The truth about bath bombs

Author: Kayla Mackie | Product Safety Investigator |

It seems like bath time has recently risen in popularity. If you’re an Instagram fanatic like so many of us, I’m sure you’ve seen the photos of the beautiful rainbow filled tubs with heaping effervescent bubbles. But have you ever wondered what those glittery balls of goodness were made out of? Just because they’re beautiful on the outside doesn’t mean they are beautiful on the inside.


As the Product Safety Investigator at, I decided to do some research on this growing trend. At first glance, it didn’t look too bad. But after actually digging deep into the ingredients (and stumbling along with some unpronounceable words), I came to the conclusion that it was necessary to share this important information with the rest of the world.

Terribly Toxic Ingredients

As with all good things, there’s a safety risk involved with the bath bomb habit. Take a look at the top bath bomb hazards:

  • Talc: Although talc isn’t very prevalent in bath bombs, it’s in some similar bath products of well-known brands, so I thought it was important to include.

Dangers: Talc isn’t something you want to be soaking in. Why? Talc is directly correlated to ovarian cancer. Ladies: the last thing we need is for a relaxing bath to turn into a horrendous health problem.

  • Artificial Dyes: Synthetic/artificial beautiful swirls of colour are known for causing an array of adverse health effects.

Dangers: Allergy-like reactions, ADHD in children, and some have even been linked to neuron damage and brain cancer

D&C Red 33: A dye derived from coal tar or petroleum. Coal tar dyes are known human carcinogens.

  • Fragrances: If you see “fragrance,” “fragrance oils,” “fragrance oil blend” or similar ones listed, toss the product. Many bath bomb ingredients will list out harmless essential oils, followed by “fragrance”. This was confusing to me at first, but then I learned that the FDA gives companies a labelling loophole for fragrances to protect a company’s proprietary perfume blend. This is very sneaky! Below are a few of the many possible chemicals that may make up a portion of “fragrance” in bath bombs. Keep in mind there’s 3,000+ ingredients “fragrance” can be comprised of.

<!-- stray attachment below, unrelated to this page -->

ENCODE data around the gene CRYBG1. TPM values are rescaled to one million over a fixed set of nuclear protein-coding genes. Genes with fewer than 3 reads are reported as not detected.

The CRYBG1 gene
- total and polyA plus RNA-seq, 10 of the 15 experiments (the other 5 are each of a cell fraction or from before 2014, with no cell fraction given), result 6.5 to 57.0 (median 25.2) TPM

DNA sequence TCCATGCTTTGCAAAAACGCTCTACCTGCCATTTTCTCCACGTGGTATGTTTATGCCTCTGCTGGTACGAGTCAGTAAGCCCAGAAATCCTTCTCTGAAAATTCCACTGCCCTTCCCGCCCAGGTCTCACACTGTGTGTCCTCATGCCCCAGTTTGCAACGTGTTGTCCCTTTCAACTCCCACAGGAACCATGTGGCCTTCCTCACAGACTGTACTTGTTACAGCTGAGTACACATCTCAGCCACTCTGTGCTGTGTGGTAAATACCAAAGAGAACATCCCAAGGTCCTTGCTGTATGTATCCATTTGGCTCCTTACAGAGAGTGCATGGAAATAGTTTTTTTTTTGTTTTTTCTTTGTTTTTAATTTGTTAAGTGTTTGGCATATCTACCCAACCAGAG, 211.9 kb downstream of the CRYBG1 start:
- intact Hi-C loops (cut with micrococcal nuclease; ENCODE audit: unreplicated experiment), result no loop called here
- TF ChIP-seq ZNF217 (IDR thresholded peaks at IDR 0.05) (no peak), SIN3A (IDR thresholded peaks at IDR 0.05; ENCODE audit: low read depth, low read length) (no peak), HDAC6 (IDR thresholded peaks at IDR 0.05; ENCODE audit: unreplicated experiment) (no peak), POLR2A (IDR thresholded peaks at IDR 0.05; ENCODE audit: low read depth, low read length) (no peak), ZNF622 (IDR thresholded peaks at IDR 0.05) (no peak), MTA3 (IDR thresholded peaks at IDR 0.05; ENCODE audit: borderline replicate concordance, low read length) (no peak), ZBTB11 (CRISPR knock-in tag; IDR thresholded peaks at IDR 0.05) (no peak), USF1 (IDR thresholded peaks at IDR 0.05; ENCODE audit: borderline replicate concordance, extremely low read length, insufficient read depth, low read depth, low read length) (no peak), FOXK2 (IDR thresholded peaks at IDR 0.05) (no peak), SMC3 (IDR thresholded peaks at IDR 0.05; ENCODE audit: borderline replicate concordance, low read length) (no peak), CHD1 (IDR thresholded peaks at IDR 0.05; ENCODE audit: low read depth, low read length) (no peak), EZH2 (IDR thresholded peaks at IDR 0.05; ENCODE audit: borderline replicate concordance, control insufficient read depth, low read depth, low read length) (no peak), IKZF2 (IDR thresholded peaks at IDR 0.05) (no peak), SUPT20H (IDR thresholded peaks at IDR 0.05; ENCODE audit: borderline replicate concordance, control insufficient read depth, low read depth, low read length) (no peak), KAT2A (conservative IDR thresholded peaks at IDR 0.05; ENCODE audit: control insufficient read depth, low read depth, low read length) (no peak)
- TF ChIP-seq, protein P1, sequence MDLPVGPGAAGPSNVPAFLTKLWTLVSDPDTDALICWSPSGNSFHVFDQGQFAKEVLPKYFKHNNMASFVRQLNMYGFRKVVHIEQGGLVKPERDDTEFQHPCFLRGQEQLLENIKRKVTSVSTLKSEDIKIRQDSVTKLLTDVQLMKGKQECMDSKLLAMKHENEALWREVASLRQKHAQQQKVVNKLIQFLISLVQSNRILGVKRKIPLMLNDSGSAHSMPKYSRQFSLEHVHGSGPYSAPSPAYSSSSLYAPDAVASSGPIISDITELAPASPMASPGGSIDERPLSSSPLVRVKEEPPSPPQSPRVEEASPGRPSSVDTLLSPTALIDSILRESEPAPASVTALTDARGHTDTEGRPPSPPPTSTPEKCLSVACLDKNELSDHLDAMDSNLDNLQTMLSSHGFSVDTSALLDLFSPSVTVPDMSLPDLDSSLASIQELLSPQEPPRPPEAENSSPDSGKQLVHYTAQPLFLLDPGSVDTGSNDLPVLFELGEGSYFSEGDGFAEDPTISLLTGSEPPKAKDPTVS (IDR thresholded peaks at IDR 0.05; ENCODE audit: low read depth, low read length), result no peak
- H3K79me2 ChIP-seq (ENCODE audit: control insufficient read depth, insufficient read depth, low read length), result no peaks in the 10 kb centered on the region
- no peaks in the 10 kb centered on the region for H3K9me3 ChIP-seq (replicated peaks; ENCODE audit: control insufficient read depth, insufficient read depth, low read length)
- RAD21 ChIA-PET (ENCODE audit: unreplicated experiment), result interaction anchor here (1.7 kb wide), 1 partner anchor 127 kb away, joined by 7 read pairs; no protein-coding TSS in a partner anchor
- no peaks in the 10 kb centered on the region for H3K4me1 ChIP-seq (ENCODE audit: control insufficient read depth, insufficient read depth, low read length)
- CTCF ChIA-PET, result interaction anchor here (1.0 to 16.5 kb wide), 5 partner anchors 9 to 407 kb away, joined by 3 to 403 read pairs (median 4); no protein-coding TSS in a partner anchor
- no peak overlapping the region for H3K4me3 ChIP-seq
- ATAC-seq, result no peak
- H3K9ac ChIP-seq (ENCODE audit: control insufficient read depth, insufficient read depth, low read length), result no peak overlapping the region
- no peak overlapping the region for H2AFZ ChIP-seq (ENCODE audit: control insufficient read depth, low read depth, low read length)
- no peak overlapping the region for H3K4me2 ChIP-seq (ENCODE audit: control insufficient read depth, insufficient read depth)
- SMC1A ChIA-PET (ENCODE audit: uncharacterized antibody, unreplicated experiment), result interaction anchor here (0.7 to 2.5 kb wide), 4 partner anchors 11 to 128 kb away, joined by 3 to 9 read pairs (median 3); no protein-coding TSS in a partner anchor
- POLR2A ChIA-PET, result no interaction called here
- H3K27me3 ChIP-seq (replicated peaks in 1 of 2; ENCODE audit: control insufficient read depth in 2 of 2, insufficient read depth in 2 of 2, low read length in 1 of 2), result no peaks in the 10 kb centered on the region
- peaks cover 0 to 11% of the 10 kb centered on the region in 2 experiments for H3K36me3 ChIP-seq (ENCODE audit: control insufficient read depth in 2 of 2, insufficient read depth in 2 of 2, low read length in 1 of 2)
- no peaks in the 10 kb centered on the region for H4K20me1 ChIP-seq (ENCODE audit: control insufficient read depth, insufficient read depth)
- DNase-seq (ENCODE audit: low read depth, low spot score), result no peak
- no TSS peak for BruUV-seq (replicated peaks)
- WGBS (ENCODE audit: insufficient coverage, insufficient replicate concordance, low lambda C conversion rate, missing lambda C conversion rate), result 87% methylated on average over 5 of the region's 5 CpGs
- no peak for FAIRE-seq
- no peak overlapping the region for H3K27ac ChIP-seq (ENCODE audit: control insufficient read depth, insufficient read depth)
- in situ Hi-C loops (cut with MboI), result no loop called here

Dangers: Decreased hormone levels, low sperm quality, obesity, ovarian ageing, can lead to cancer

Dangers: Human carcinogen, hormone disruption, reproductive malformation, lower immune response

Dangers: Respiratory allergies, liver disease, embryotoxicity, diabetes/hypertension, sclerosing peritonitis, cerebral ischemia/neurodegenerative diseases, and other ageing-associated diseases

  • Glitter: Most bath bombs contain glitter or a vegetable oil-based lustre.

Dangers: It’s essential to remember glitter is formed from small pieces of plastic, so once it runs down the drain, it’ll never biodegrade. If it doesn’t belong in mother nature, why would we want it in our pH balanced vagina? It can cause inflammation and infections such as UTI’s and yeast infections. Skip the glitter.


Safe Solutions

There are thousands of possible ingredients that can be lurking in bath bombs. But, that doesn’t mean you have to give up on a luxe bath experience! Here are some great solutions that will leave you feeling pampered.

  • Beautiful Colors: There are much safer options to consider than tie-dying your body (and your bathtub). Look for submersible LED lights that can illuminate your bath from below. Alternatively, you can throw a handful of herbs directly into the hot bathwater. Here are a few ideas:
    • Mint: stimulates and heals your skin.
    • Rose petals: relaxes your body and refreshes your skin.
    • Orange blossoms: aids in relaxation and lowers blood pressure.
    • Organic green tea increases antioxidant activity in your blood and detoxes your skin from pollutants.
  • Fragrance: Use scented candles, incense, or an essential oil diffuser. If you like to DIY, check out this blog post on how to make aromatherapy candles! What’s nice is you’ll still get that calming aroma without soaking yourself in unknown toxic chemicals—and the soft lighting will set the mood for a relaxing experience.
  • Bubbles: Let’s be honest- most of us can’t afford a high-end jacuzzi to get bubbles, and you definitely don’t want your bubble mountains to be made from toxins. Luckily, there’s no shortage of natural, safe recipes for making your own bubble bath. Here’s a delicious DIY bubble bath from Hello Glow.

If you absolutely don’t want to give up bath bombs, try making a homemade bath bomb! Check online or ask your friends if they have a safe recipe they recommend. There are a bunch of natural bath bomb recipes floating around using essential oils and Epsom salt, so choose one that best suits your needs!



2 thoughts on “The truth about bath bombs”

  1. Thanks for such a detailed and informative post. Unfortunately, so many commercial bath bombs are pretty but toxic. Organic herbs/flowers and diy homemade bath bombs looks like a great idea. It doesn’t seem too difficult and you have full control over the ingredients. Taking time off for DIYs can be therapeutic too.

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